Whirling B-Word Craft

I'm not saying that anybody needs to seek out the license. I'm just saying that I would definitely play Whirling VVitchcraft.

By some measures, Erik Andersson Sundén’s Whirling Witchcraft is broken right down to its witchy heart. The second time we played — roughly eight minutes after the first time we played — Geoff turned to me and asked, “Is that all? We aren’t doing some tutorial mode?”

Indeed. I can’t even imagine what a tutorial mode to Whirling Witchcraft would look like. Passing cubes without any reason, maybe. But here’s the thing: despite its brevity and its chanciness — because of its chanciness — Whirling Witchcraft has given me a minor epiphany.

oh and cubes right

Arcana, storage, spells.

Chanciness. That’s the catchword. See also: draw-luck.

Whirling Witchcraft is a game about getting lucky, only not so explicitly. On the surface, it’s about drafting spells in order to make a cauldron explode in the face of your neighbor, thus leaning into the more termagantish definition of “witch.” The idea is simple. Every turn, you pick a single spell from a hand of four options. You then use as many spells as possible, using ingredients to generate more ingredients. Except these latter ingredients are thrown into your cauldron, which is passed to your neighbor. They add the resultant mushrooms, spiders, toads, and sprites into their storage box. The rub is that your storage is severely limited; anything that can’t be stored will “explode.” Spew enough ingredients over your opponent and you win.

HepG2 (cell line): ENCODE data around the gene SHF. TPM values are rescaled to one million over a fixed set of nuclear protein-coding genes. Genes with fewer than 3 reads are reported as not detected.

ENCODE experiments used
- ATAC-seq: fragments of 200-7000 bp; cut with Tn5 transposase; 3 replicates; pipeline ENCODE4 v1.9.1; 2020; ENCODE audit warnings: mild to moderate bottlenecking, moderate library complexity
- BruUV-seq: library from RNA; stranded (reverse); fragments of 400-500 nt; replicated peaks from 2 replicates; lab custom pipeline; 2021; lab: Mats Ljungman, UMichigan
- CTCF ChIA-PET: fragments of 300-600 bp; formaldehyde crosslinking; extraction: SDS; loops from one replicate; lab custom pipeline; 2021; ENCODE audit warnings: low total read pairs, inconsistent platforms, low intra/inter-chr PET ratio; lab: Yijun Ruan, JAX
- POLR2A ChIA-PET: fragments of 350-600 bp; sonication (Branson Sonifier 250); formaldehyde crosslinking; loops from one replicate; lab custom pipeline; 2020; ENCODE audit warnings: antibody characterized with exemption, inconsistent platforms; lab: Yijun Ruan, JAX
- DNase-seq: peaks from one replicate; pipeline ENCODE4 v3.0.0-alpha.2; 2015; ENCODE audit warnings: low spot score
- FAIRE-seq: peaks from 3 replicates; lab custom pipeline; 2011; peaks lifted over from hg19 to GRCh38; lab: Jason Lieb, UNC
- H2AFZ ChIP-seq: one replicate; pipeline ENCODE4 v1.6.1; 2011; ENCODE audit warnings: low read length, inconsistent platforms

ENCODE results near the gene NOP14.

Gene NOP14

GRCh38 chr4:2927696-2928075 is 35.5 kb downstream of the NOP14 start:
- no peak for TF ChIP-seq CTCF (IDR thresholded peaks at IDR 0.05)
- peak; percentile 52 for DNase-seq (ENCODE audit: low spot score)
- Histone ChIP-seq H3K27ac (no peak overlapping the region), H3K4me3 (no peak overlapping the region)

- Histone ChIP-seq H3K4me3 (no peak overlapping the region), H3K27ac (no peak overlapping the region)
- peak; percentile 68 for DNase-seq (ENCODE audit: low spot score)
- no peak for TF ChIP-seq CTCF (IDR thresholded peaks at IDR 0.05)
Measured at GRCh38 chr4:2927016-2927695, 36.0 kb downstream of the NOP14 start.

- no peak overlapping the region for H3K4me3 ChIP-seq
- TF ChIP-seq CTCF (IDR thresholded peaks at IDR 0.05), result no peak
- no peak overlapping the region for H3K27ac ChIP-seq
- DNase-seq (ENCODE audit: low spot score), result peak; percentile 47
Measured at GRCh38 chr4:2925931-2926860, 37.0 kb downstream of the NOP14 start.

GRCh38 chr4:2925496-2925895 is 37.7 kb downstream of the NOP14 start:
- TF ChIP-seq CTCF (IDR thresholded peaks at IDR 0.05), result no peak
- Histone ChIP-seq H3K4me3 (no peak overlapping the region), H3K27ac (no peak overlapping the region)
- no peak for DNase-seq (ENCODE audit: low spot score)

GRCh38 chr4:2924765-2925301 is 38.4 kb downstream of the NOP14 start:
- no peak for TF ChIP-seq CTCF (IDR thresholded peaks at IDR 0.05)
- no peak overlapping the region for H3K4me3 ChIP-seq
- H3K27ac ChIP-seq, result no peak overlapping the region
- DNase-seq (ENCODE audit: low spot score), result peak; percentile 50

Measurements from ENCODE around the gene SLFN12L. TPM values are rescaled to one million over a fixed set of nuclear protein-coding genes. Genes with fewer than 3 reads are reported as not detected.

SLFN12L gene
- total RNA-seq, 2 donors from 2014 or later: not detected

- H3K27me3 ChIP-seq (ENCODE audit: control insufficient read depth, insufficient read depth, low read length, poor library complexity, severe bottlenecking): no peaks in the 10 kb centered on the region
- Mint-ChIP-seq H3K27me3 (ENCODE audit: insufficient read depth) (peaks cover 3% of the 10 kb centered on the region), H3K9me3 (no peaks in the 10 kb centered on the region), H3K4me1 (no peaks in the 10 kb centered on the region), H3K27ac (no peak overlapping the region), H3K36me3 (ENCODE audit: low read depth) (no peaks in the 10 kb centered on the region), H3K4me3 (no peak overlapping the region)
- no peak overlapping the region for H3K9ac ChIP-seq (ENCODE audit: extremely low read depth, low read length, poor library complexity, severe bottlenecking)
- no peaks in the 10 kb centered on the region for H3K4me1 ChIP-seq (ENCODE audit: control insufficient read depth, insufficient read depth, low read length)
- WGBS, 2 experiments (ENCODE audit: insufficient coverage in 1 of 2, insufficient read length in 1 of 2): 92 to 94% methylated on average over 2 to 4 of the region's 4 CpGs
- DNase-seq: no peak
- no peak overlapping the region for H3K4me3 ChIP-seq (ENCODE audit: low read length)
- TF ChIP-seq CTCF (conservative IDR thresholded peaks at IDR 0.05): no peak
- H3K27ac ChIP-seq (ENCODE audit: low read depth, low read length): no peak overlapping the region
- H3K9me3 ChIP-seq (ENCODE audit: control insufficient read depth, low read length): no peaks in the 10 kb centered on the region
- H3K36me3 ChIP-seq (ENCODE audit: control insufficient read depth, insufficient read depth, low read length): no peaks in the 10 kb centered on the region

A few disorganized thoughts occur. The first is that this is a deliciously breezy take on the “chain game,” in which you’re paying attention to the opponents on your left and right and nobody else — the right, because they’re the player whose cauldron you want to detonate, so it’s useful to glance at which ingredients they’re already stocked with, and the left because they’ll be passing you a bunch of junk, so it’s probably a good idea to know the output of their spells and be careful with the cards you’re passing along. Two tidy morsels of information. Enough to chew on, never so much that you’ll aspirate on them.

The counterpoint is that Whirling Witchcraft is insanely brisk. More than once, we’ve seen a witch cause a game-winning overflow within three or four rounds. To be honest, five rounds is pushing it. As soon as you string together a handful of spells — including the arcana symbols that permit occasional bonuses — the whole thing is over, often with a whimper from the opposite side of the table. And that isn’t the only sense in which it’s compact. If it weren’t for the punchboard cauldrons, the whole thing could be contained in a box a fifth the size. My sister-in-law called it “Whirling Bitchcraft.” Not because it’s particularly nasty. Because it cuts you off like someone who insists on having the last word in a conversation.